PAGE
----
Citizens of the world, exhale. Contrary to a ballyhooed ancient Mayan prophecy that has spawned everything from Chinese doomsday cults to Hollywood special effects extravaganzas to dire warnings that Earth is on a collision course with the mystery world of Nibiru, our planet will not come to an apocalyptic finale Friday.
At least, that’s how the Mayans saw it.
“They never said it,” said Walter R.T. Witschey, a Maya researcher and professor of anthropology and science education at Longwood University in Farmville, Va. “Some of the Mesoamerican history and artifacts in that region talk about new worlds and new eras, but the people carving all these [archaeological] inscriptions really were not forecasting the end of the world at all. To the contrary, their calendar keeps right on rolling past this date.”
This much is certain: According to archaeologists and scholars, the end of a particular Mayan 5,125.37-year calendar cycle likely falls on Dec. 21. That date, in turn, has spawned something of a global pop-culture panic, a not entirely tongue-in-cheek belief that Friday will not only mark the end of the world as we know it, but also be a terrible day to drop off your dry cleaning. Consider:
• In Russia, there have been runs on candles, matches, salt and torches, prompting government officials to call for calm and the nation’s deputy emergency situations minister Sergei Anikeyev to proclaim, “We don’t believe in the ‘end of the world’ fable.”
• In China, the state press reports that a fringe Christian group has been predicting that “the sun will not shine and electricity will not work for three days.” Other reports say worried citizens have been purchasing mass quantities of candles and that apocalypse-themed websites peddle canned food, gas masks and fiberglass “survival pods.”
• The mayor of a Brazilian mountain town, San Francisco de Paula, urged local residents to stock up on food and supplies in anticipation of the worst.
The government of Guatemala — home to the ancient Mayan city of Tikal — forecasts a record number of foreign tourists in December.
• The Turkish village of Sirince, population 600, expects up to 60,000 visitors this month, largely because New Age spiritualists believe its location has a “positive energy” that will protect the area from global catastrophe.
A springtime poll of more than 10,000 adults in 21 countries found that 8 percent had experienced fear or anxiety over the world ending in December, with Chinese (20 percent), Russian (13 percent) and American (12 percent) respondents being most likely to agree with the statement that the Mayan calendar “marks the end of the world.”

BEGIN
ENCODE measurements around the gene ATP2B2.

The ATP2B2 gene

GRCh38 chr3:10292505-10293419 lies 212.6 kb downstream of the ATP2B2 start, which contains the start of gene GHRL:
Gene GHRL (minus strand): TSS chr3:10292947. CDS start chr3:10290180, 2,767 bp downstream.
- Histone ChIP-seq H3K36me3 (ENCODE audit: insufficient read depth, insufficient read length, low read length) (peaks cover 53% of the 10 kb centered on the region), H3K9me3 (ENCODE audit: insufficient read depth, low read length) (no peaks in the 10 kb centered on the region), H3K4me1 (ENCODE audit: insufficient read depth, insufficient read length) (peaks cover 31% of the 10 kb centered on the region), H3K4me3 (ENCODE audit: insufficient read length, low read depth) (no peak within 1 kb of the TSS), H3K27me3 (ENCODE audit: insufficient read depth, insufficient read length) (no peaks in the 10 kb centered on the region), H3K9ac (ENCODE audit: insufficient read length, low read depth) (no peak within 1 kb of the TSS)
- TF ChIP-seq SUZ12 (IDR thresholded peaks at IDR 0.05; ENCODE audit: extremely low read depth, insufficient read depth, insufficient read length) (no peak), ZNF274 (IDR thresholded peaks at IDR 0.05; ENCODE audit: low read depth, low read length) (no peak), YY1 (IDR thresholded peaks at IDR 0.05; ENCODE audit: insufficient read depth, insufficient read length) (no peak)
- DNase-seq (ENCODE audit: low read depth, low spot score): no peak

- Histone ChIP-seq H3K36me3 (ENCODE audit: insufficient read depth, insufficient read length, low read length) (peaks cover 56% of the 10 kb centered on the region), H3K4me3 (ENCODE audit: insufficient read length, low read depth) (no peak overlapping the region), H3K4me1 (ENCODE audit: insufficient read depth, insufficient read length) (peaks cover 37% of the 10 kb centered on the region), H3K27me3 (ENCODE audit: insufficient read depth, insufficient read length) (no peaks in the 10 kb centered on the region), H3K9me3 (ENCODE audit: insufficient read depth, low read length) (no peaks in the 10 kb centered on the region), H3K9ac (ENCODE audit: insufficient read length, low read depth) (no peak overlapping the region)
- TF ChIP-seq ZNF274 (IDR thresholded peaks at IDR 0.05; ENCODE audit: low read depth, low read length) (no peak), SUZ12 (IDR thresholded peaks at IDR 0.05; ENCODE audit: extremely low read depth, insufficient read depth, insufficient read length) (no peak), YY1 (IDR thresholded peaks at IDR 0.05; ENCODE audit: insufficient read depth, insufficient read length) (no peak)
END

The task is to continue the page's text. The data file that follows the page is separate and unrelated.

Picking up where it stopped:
“In our society, there is a certain fraction of people who are doomsayers who will take their own belief that the end of the world is at hand and hang it on any convenient hook,” Mr. Witschey said. “For the Maya calendar, the rollover of this cycle is a neat hook. We also have the connection with Dec. 21, which is also the winter solstice. They’ve also conjured up an imaginary planet that is going to strike the Earth. NASA assures us that this is not going to happen.”
Indeed, NASA released an entire video Tuesday debunking the notion of a Mayan doomsday. Forward-dated Dec. 22 and titled “Why the World Didn’t End Yesterday,” it notes that none of the thousands of Mayan ruins discovered and translated by archaeologists discuss the end of the world; that contrary to speculation, the sun is not threatening to envelop the globe; that no known asteroids or comets are on a collision course with Earth; and that if Nibiru — or any other planet, for that matter — were about to slam into ours, it would be the brightest object in the sky and visible to the naked eye.
The space agency is not alone in pooh-poohing an apocalypse. Scholars of the Mayan culture — like, all of them — consider it balderdash. Even modern ethnic Mayas, who ought to know, have publicly said that the end of the calendar has nothing to do with the end of the world.
Just who started these rumors, anyway?
Blame Maya researcher Michael Coe. In 1966, he wrote in a book that “there is a suggestion that Armageddon would overtake the degenerate peoples of the world and all creation on the final day” of the Mayan calendar.View Entire Story
© Copyright 2013 The Washington Times, LLC. Click here for reprint permission.
Patrick Hruby is an award-winning journalist who holds degrees from Georgetown and Northwestern. He also contributes to ESPN.com and The Atlantic Online, and his work has been featured in The Best American Sports Writing. Follow him on Twitter (@patrick_hruby) and contact him at PatrickHruby.net.
'Your papers, please' must never be heard in America
Independent voices from the TWT Communities
A mother of three and a passionate conservative, Shirley Husar changes the game.
Political satirist and Christian apologist Bob Siegel discusses religion and politics.
Benghazi: The anatomy of a scandal
Vietnam Memorial adds four names
Cinco de Mayo on the Mall